I have had almost fluent conversations with non-native speakers of the Arabic language who did not spend a single day in a classroom let alone a single day in an Arabic speaking country. On the other hand, I have met full-time Arabic language students who did not even manage to complete a single sentence.

 

Is Arabic Hard?

Flickr.com-fotlogic-study Arabic- is it hard?

Learning Arabic is fun. A lot of fun! If you, like me and a lot of other students have a strong motivation, it is definitely one of the biggest blessings in life. To share a personal experience: I still remember after a few weeks into my studies how I managed to understand a single line from the Qur’an and its grammatical context. That feeling was indeed out of the world, and how I wished and wanted the rest of my family and friends from the Islamic community to feel the same way. If you enjoy reciting and listening to the Qur’an but do not understand much of it, your experience of reciting and listening will indeed reach a whole new level when it comes to both understanding and the spiritual aspect.

At the same time, learning Arabic is hard. Extremely hard. But nothing in life comes easy. You will not build more muscle mass by just lifting the same weights over and over again. IF you REALLY want it, have the right intention, try your best and don’t give up I am sure that you will come through and succeed.

Life is short and limited, but our impact on it can be vast and even last forever. If you do have the time and means to spend a year or even a few months of your life to formally study Arabic.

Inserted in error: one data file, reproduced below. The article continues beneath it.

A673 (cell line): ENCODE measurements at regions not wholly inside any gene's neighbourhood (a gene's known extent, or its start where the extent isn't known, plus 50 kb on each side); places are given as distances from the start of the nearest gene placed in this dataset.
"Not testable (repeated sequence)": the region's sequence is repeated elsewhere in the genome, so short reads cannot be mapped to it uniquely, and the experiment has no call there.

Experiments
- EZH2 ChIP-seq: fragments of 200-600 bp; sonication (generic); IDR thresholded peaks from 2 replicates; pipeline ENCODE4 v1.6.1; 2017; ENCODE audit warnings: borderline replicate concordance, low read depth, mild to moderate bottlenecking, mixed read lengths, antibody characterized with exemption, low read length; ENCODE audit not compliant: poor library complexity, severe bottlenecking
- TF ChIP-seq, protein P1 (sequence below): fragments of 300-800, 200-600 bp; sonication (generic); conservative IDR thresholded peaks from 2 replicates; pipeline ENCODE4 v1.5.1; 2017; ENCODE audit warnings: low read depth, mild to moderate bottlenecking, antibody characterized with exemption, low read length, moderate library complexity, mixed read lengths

Final Words

اِنْ كُنْتَ فِيْ المَغْرِبْ فَلَا تَسْتَغْرِبْ          

If you are still with me, you will notice that I started this text with the abovementioned sentence. I wrote that five years ago I did not understand a single part of it. Now, I am able to understand every single word, every single grammatical context and the reason for its vocalization.

Well, what does the sentence say? I guess you will only find out after you lay that first stone and build the foundation of your journey as an Arabic language student.

Remember to message me when you do understand the sentence, though!

 

Hummam on his journey to study Arabic

Born and raised in Norway with Pakistani roots. Graduated with a bachelor’s degree in Middle Eastern Studies & Arabic language from the University of Oslo, Norway. Studied in Egypt, Norway, Singapore and now Morocco. Worked as a project manager with young people and refugees through the Municipality of Oslo, and also as ground staff for Scandinavian Airlines at Oslo Airport. Currently also a member of the administration at the Islamic Cultural Centre Norway; biggest Mosque and first Islamic organization in the country. 

You can follow Hummam’s journey on Instagram, Facebook, and Twitter.

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2019-06-26T06:21:45-06:00June 26th, 2019|LANGUAGE|0 Comments